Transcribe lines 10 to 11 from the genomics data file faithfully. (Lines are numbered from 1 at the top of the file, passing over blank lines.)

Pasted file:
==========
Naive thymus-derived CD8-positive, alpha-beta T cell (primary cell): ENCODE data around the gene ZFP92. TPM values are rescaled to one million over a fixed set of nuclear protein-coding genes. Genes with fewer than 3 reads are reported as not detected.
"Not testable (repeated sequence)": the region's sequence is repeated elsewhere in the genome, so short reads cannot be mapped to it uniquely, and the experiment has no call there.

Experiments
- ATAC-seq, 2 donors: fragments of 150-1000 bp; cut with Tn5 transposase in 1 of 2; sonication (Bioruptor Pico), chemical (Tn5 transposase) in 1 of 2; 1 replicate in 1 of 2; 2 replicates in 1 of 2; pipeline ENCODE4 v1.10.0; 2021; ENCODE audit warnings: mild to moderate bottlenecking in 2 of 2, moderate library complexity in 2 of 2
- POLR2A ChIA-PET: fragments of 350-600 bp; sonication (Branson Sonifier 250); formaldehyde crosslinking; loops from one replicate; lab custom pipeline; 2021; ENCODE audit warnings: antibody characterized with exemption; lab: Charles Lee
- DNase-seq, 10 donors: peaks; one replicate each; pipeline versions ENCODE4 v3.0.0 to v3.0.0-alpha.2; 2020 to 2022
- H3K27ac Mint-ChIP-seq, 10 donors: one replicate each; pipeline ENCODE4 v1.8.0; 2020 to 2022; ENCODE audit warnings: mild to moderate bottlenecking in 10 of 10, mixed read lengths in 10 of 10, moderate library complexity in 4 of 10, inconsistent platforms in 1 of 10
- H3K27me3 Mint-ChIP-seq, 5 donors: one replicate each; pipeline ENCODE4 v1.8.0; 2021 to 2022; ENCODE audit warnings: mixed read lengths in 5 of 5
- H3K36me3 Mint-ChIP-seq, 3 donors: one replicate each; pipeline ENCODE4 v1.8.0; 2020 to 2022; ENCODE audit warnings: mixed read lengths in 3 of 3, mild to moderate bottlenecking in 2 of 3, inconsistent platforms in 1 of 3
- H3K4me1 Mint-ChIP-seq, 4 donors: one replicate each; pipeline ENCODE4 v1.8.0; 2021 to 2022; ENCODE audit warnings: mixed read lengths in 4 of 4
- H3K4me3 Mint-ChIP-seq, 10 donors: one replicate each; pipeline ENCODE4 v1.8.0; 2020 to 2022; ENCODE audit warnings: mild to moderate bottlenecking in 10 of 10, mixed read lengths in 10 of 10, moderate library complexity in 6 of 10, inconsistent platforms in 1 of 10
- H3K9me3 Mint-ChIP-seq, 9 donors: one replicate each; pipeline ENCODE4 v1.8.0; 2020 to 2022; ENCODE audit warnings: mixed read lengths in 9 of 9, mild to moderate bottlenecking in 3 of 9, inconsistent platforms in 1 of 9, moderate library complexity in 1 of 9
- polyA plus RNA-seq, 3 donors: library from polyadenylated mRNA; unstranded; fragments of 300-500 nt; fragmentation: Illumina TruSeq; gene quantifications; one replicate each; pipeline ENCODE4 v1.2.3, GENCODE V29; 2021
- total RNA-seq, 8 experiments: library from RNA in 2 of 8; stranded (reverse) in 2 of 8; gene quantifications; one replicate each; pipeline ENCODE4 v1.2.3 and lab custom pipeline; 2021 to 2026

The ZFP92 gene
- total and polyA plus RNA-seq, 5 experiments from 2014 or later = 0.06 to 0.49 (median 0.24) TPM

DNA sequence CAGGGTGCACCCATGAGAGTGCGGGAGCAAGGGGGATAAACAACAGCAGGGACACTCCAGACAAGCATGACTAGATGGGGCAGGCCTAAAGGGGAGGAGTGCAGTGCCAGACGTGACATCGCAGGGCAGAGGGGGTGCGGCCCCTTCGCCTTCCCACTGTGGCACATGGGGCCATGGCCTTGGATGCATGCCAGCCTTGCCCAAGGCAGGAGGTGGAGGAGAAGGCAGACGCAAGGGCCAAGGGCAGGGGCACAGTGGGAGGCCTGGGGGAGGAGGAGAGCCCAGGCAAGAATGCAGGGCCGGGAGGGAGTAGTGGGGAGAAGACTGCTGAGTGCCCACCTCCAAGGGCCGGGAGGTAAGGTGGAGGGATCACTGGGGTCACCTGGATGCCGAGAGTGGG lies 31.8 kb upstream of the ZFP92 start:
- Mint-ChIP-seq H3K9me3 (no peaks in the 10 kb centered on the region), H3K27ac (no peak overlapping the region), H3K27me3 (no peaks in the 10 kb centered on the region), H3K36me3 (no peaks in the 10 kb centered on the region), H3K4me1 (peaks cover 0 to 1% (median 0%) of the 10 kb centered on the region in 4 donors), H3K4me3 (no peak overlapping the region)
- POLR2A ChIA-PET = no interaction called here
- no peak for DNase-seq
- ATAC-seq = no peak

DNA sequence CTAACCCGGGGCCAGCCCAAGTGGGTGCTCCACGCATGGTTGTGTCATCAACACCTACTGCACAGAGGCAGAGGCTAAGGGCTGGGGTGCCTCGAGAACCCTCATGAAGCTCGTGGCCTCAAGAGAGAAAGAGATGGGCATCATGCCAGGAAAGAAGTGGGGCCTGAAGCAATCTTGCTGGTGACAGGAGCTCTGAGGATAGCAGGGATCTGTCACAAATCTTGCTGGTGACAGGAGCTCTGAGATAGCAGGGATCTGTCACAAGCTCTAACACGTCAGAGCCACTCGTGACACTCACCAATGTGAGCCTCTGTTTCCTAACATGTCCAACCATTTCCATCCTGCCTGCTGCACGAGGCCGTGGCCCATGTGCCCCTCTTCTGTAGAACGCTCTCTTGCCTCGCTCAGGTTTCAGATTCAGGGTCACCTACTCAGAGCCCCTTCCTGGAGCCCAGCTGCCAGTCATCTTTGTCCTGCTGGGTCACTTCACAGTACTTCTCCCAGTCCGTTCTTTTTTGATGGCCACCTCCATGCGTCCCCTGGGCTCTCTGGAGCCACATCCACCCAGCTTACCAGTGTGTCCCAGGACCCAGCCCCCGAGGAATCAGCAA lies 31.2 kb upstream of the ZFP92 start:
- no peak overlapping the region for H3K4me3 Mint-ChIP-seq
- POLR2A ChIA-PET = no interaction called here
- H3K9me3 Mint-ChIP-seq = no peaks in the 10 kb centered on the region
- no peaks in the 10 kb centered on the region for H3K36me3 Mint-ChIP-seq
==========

- H3K4me1 Mint-ChIP-seq, 4 donors: one replicate each; pipeline ENCODE4 v1.8.0; 2021 to 2022; ENCODE audit warnings: mixed read lengths in 4 of 4
- H3K4me3 Mint-ChIP-seq, 10 donors: one replicate each; pipeline ENCODE4 v1.8.0; 2020 to 2022; ENCODE audit warnings: mild to moderate bottlenecking in 10 of 10, mixed read lengths in 10 of 10, moderate library complexity in 6 of 10, inconsistent platforms in 1 of 10